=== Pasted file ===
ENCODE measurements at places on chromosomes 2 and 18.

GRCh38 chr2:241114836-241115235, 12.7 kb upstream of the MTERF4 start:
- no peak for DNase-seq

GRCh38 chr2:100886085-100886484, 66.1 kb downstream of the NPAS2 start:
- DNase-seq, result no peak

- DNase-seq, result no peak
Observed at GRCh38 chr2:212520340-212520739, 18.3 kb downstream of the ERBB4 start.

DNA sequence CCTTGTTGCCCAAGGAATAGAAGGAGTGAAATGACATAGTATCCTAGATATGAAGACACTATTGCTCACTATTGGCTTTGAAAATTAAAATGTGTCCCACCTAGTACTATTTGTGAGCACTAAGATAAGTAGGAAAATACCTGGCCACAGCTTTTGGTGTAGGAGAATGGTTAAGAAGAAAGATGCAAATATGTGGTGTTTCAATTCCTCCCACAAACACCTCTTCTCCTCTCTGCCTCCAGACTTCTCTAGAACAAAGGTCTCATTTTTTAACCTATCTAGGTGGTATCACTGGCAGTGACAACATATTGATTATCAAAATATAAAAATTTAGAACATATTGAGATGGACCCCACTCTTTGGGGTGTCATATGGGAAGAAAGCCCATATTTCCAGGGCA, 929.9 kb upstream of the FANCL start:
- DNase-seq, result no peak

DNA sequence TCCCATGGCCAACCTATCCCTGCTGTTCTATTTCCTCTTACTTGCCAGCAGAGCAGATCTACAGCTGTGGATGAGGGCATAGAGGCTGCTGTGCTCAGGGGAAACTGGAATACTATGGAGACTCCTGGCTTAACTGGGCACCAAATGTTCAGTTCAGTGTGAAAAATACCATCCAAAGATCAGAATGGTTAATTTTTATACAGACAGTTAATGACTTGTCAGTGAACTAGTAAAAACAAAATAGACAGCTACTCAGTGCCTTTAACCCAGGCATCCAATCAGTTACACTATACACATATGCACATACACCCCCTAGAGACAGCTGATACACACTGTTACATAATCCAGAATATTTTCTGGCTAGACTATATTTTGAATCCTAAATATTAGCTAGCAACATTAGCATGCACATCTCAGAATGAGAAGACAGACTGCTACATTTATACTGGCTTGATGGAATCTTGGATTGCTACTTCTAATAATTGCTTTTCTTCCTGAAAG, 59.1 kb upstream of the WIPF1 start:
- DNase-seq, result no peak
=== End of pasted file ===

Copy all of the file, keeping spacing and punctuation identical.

ENCODE measurements at places on chromosomes 2 and 18.

GRCh38 chr2:241114836-241115235, 12.7 kb upstream of the MTERF4 start:
- no peak for DNase-seq

GRCh38 chr2:100886085-100886484, 66.1 kb downstream of the NPAS2 start:
- DNase-seq, result no peak

- DNase-seq, result no peak
Observed at GRCh38 chr2:212520340-212520739, 18.3 kb downstream of the ERBB4 start.

DNA sequence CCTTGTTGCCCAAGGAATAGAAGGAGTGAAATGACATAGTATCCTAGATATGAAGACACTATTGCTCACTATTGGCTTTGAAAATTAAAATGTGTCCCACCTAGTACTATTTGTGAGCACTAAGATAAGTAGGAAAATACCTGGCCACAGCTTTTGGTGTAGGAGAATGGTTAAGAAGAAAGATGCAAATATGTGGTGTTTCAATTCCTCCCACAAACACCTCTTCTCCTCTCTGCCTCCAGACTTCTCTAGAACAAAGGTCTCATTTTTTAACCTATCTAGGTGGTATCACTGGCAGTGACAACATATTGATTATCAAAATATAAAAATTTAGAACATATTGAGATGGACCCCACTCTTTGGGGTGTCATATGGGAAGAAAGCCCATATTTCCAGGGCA, 929.9 kb upstream of the FANCL start:
- DNase-seq, result no peak

DNA sequence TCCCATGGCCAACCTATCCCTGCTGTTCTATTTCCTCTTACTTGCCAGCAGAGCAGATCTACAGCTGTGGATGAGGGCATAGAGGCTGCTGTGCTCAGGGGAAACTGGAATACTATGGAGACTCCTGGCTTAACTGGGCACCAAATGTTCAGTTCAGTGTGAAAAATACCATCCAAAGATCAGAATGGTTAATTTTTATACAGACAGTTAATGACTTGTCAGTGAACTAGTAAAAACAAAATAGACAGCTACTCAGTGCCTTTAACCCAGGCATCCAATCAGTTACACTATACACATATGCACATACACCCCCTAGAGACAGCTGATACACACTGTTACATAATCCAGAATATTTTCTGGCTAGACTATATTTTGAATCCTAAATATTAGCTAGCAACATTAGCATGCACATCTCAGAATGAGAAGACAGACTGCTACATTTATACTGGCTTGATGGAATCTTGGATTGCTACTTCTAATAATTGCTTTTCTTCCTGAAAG, 59.1 kb upstream of the WIPF1 start:
- DNase-seq, result no peak